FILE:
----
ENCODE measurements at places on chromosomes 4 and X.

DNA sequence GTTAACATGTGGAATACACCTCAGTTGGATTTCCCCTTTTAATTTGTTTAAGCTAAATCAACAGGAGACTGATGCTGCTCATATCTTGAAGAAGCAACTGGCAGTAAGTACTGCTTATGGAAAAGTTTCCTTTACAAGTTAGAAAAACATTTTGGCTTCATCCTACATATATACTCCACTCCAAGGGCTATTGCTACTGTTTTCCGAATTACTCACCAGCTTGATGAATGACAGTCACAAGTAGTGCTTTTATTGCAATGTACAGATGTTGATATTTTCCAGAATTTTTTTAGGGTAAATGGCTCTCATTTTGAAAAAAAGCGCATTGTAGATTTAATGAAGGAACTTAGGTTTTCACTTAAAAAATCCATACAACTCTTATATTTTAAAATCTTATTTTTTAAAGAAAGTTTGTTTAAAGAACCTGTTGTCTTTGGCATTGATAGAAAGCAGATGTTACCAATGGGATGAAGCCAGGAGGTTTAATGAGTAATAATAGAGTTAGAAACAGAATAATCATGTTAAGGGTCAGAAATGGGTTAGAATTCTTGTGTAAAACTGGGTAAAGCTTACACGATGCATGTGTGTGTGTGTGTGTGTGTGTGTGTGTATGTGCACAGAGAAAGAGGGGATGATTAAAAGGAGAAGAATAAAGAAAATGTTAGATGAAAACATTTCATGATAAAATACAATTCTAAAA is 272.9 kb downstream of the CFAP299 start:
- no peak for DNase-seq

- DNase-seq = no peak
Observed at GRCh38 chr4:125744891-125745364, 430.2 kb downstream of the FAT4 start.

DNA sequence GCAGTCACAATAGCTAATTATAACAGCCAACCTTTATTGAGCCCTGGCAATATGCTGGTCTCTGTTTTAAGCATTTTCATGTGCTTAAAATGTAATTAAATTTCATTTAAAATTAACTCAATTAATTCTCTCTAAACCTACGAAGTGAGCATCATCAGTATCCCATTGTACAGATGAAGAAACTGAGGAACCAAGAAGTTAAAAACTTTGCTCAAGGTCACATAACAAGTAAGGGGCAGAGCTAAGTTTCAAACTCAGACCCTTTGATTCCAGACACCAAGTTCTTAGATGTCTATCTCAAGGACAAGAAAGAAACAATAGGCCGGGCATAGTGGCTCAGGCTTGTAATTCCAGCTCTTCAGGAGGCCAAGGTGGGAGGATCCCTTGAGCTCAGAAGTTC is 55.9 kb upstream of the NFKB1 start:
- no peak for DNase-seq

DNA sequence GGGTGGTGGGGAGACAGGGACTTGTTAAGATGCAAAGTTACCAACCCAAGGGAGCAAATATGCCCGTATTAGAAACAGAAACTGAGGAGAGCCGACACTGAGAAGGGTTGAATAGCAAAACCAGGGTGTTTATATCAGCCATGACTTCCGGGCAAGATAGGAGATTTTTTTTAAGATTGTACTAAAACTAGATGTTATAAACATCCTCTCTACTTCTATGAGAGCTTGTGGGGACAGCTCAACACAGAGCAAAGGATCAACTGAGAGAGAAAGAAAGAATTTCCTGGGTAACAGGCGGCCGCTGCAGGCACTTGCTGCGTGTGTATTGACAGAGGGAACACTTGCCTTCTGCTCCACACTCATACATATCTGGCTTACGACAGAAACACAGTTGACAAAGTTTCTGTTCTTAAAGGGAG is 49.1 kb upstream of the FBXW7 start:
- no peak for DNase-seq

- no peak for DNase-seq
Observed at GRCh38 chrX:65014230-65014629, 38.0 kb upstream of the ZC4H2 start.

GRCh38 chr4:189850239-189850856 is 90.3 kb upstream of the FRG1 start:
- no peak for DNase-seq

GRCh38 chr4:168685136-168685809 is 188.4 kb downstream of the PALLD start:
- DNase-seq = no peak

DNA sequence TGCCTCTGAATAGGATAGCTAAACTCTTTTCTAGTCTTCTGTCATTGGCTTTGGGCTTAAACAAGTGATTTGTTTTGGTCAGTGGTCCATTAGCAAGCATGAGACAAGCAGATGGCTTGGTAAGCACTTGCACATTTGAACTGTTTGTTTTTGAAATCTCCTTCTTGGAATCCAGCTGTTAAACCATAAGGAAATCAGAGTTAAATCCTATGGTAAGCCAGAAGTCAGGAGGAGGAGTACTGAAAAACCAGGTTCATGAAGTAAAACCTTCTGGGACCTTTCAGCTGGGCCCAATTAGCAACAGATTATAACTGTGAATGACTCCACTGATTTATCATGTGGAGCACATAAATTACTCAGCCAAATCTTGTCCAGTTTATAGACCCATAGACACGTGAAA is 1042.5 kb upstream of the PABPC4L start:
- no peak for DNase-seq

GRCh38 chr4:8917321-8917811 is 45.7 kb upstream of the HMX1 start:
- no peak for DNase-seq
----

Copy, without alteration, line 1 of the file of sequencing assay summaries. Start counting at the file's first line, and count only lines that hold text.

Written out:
ENCODE measurements at places on chromosomes 4 and X.